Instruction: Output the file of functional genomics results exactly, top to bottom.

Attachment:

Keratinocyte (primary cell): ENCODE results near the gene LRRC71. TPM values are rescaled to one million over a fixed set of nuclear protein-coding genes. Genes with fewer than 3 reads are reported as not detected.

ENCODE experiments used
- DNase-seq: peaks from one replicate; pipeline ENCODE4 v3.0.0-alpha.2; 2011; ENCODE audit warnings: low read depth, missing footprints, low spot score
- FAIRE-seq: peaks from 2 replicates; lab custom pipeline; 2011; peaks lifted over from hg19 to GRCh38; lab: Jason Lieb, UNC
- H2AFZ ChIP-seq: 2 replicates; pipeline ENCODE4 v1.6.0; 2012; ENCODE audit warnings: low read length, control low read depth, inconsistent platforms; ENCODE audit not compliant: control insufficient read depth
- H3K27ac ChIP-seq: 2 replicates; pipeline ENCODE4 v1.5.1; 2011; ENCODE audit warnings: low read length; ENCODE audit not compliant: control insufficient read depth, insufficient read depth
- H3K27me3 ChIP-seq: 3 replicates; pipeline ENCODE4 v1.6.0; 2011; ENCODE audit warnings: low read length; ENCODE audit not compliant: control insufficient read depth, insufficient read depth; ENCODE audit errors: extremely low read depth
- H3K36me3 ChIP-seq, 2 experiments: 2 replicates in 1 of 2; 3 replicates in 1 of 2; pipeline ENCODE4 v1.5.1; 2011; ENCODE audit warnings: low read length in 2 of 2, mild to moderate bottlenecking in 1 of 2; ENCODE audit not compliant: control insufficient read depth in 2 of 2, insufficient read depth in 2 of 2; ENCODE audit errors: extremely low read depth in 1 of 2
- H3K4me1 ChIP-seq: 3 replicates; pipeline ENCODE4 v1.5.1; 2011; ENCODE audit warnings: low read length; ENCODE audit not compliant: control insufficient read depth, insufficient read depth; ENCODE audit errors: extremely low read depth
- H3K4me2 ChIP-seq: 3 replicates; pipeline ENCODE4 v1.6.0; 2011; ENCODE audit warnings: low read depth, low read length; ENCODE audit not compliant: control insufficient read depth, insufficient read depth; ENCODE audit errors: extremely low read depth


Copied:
Keratinocyte (primary cell): ENCODE results near the gene LRRC71. TPM values are rescaled to one million over a fixed set of nuclear protein-coding genes. Genes with fewer than 3 reads are reported as not detected.

ENCODE experiments used
- DNase-seq: peaks from one replicate; pipeline ENCODE4 v3.0.0-alpha.2; 2011; ENCODE audit warnings: low read depth, missing footprints, low spot score
- FAIRE-seq: peaks from 2 replicates; lab custom pipeline; 2011; peaks lifted over from hg19 to GRCh38; lab: Jason Lieb, UNC
- H2AFZ ChIP-seq: 2 replicates; pipeline ENCODE4 v1.6.0; 2012; ENCODE audit warnings: low read length, control low read depth, inconsistent platforms; ENCODE audit not compliant: control insufficient read depth
- H3K27ac ChIP-seq: 2 replicates; pipeline ENCODE4 v1.5.1; 2011; ENCODE audit warnings: low read length; ENCODE audit not compliant: control insufficient read depth, insufficient read depth
- H3K27me3 ChIP-seq: 3 replicates; pipeline ENCODE4 v1.6.0; 2011; ENCODE audit warnings: low read length; ENCODE audit not compliant: control insufficient read depth, insufficient read depth; ENCODE audit errors: extremely low read depth
- H3K36me3 ChIP-seq, 2 experiments: 2 replicates in 1 of 2; 3 replicates in 1 of 2; pipeline ENCODE4 v1.5.1; 2011; ENCODE audit warnings: low read length in 2 of 2, mild to moderate bottlenecking in 1 of 2; ENCODE audit not compliant: control insufficient read depth in 2 of 2, insufficient read depth in 2 of 2; ENCODE audit errors: extremely low read depth in 1 of 2
- H3K4me1 ChIP-seq: 3 replicates; pipeline ENCODE4 v1.5.1; 2011; ENCODE audit warnings: low read length; ENCODE audit not compliant: control insufficient read depth, insufficient read depth; ENCODE audit errors: extremely low read depth
- H3K4me2 ChIP-seq: 3 replicates; pipeline ENCODE4 v1.6.0; 2011; ENCODE audit warnings: low read depth, low read length; ENCODE audit not compliant: control insufficient read depth, insufficient read depth; ENCODE audit errors: extremely low read depth